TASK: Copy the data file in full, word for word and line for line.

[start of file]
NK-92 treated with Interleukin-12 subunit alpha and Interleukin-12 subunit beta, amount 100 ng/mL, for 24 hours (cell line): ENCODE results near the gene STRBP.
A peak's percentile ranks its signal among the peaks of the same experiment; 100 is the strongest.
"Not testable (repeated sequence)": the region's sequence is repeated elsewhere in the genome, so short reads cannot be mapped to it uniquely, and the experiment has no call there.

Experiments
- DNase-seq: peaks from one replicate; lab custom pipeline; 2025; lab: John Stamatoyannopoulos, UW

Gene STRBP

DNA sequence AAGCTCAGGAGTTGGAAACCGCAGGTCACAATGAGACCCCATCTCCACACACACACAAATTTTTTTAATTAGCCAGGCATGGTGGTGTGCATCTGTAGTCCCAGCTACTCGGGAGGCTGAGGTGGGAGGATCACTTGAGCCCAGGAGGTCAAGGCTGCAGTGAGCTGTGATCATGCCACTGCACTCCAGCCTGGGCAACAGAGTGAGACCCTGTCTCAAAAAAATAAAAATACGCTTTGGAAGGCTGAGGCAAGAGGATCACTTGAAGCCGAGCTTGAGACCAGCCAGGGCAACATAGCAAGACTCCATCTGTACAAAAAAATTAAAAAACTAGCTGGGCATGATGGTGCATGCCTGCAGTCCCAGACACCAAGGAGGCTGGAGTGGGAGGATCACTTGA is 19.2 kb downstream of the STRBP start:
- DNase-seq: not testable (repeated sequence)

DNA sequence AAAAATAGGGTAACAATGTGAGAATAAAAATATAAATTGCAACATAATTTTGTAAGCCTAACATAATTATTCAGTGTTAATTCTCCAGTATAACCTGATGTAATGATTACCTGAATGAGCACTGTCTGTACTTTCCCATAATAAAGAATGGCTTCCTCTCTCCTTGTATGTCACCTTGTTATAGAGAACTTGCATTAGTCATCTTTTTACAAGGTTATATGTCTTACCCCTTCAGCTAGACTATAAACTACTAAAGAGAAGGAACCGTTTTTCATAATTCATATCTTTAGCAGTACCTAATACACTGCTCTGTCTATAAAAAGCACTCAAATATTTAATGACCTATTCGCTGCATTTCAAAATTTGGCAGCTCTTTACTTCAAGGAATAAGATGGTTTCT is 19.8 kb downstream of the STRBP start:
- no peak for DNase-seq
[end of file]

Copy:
NK-92 treated with Interleukin-12 subunit alpha and Interleukin-12 subunit beta, amount 100 ng/mL, for 24 hours (cell line): ENCODE results near the gene STRBP.
A peak's percentile ranks its signal among the peaks of the same experiment; 100 is the strongest.
"Not testable (repeated sequence)": the region's sequence is repeated elsewhere in the genome, so short reads cannot be mapped to it uniquely, and the experiment has no call there.

Experiments
- DNase-seq: peaks from one replicate; lab custom pipeline; 2025; lab: John Stamatoyannopoulos, UW

Gene STRBP

DNA sequence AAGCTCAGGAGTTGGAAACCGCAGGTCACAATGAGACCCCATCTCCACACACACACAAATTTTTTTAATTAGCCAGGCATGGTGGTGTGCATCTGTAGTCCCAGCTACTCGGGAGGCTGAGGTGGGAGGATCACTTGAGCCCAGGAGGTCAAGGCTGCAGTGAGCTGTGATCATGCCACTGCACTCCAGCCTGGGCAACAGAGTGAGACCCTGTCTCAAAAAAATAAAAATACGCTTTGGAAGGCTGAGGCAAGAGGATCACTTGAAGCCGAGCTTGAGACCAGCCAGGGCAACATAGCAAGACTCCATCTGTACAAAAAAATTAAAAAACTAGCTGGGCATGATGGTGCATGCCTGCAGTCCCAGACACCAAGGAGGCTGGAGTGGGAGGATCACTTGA is 19.2 kb downstream of the STRBP start:
- DNase-seq: not testable (repeated sequence)

DNA sequence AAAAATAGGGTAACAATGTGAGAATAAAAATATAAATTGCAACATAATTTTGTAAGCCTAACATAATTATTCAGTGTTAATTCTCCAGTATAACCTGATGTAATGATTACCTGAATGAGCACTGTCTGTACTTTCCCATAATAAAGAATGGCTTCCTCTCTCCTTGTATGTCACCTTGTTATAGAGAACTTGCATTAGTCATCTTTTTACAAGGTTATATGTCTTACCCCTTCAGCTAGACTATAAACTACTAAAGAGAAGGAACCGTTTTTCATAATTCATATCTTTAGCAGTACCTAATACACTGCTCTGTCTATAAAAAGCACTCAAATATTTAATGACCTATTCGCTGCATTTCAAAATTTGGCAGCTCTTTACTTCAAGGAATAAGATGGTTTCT is 19.8 kb downstream of the STRBP start:
- no peak for DNase-seq